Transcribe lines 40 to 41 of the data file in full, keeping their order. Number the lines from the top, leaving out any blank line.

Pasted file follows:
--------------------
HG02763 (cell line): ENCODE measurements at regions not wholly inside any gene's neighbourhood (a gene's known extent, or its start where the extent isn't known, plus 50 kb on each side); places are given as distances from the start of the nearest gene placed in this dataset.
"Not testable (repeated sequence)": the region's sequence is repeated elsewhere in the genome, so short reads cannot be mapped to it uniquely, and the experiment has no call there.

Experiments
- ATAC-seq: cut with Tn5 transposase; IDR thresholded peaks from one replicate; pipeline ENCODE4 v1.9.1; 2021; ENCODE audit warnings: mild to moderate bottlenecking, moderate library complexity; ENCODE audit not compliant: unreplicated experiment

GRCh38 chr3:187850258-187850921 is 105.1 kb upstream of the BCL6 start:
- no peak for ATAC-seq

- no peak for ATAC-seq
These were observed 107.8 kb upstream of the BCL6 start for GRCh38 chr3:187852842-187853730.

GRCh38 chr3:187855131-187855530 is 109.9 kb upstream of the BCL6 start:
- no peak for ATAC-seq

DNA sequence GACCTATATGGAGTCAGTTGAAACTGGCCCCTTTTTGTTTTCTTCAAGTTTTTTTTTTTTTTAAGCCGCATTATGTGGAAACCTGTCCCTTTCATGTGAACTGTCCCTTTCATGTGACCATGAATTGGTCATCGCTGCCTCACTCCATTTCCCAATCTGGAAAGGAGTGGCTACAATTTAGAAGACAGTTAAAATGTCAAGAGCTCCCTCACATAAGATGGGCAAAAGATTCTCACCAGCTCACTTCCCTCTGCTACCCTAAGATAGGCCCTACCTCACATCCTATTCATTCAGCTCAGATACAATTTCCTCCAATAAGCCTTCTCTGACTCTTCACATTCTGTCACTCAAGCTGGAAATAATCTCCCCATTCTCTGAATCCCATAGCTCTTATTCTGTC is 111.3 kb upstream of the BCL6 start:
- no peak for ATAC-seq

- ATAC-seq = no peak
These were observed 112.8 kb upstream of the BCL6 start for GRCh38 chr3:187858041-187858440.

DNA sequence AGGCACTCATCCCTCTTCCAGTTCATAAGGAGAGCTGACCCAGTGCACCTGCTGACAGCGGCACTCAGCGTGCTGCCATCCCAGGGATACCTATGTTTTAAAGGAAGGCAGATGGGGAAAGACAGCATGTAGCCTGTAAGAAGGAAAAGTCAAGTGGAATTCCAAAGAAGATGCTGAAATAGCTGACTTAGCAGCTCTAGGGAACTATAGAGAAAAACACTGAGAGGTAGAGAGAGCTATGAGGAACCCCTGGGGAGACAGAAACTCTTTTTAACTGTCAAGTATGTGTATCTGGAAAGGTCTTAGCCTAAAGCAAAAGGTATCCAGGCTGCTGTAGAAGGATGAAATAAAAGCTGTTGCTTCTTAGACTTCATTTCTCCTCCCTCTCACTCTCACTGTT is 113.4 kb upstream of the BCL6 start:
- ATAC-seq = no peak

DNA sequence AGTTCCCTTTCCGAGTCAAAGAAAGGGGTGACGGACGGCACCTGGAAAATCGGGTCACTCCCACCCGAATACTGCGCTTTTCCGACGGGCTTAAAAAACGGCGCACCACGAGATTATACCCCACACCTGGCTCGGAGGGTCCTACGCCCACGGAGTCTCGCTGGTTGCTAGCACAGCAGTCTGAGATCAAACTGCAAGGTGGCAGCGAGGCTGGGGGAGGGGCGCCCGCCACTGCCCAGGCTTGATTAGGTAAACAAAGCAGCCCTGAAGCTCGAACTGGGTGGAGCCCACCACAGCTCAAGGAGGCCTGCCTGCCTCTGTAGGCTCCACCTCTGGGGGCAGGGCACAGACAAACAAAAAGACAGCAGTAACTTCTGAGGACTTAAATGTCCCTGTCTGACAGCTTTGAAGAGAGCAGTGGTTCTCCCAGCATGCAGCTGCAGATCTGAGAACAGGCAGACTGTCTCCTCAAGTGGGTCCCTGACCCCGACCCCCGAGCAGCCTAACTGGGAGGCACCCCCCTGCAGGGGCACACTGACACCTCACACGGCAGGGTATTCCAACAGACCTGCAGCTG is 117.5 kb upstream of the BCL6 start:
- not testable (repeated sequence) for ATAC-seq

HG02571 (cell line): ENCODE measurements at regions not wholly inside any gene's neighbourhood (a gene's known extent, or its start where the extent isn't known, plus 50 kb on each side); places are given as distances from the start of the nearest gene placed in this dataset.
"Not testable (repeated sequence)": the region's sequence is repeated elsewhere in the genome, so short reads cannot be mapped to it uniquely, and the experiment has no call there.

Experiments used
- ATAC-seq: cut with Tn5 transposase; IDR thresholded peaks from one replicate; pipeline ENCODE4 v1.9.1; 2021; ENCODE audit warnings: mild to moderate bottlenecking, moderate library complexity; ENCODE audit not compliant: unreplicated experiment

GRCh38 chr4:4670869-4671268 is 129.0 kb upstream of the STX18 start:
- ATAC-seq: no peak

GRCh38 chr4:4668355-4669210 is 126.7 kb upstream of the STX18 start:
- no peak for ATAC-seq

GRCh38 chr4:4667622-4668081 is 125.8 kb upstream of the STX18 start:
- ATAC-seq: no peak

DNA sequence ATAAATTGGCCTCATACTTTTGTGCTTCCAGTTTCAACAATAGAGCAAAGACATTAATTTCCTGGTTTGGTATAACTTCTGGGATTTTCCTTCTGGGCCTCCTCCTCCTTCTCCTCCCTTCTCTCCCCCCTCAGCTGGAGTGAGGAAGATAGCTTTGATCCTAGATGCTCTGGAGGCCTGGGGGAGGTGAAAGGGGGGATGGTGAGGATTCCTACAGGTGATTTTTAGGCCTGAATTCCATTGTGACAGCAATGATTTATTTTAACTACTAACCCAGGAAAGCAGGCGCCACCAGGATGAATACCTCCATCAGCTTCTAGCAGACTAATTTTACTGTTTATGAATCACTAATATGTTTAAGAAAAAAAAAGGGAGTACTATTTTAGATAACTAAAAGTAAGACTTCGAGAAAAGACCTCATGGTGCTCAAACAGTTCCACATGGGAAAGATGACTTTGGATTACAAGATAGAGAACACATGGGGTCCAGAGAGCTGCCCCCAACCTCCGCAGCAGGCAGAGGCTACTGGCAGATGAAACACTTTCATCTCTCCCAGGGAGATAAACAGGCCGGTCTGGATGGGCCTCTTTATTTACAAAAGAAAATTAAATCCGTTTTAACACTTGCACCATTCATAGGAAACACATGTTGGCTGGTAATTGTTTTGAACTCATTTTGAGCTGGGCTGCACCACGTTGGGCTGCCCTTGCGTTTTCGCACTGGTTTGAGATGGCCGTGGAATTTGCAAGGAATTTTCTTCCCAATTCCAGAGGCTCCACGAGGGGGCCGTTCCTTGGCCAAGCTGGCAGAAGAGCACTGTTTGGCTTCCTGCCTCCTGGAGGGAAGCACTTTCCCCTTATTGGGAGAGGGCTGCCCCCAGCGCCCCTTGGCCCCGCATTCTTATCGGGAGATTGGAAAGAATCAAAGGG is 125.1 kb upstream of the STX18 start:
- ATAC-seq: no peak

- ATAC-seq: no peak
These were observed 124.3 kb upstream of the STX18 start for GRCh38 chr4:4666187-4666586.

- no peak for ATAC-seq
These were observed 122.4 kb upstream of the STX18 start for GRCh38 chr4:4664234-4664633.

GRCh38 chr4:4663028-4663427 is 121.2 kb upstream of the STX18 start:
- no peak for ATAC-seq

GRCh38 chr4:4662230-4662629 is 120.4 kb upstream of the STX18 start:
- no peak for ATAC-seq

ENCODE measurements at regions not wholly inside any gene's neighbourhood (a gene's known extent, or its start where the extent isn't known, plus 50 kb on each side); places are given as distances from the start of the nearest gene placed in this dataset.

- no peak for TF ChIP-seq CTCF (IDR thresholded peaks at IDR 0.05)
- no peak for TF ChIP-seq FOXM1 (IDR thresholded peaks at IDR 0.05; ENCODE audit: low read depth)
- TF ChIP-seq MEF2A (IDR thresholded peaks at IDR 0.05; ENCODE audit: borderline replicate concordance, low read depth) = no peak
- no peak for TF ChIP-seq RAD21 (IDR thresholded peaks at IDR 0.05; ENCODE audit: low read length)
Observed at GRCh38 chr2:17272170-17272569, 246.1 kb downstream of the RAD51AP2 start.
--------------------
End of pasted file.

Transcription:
- no peak for TF ChIP-seq CTCF (IDR thresholded peaks at IDR 0.05)
- no peak for TF ChIP-seq FOXM1 (IDR thresholded peaks at IDR 0.05; ENCODE audit: low read depth)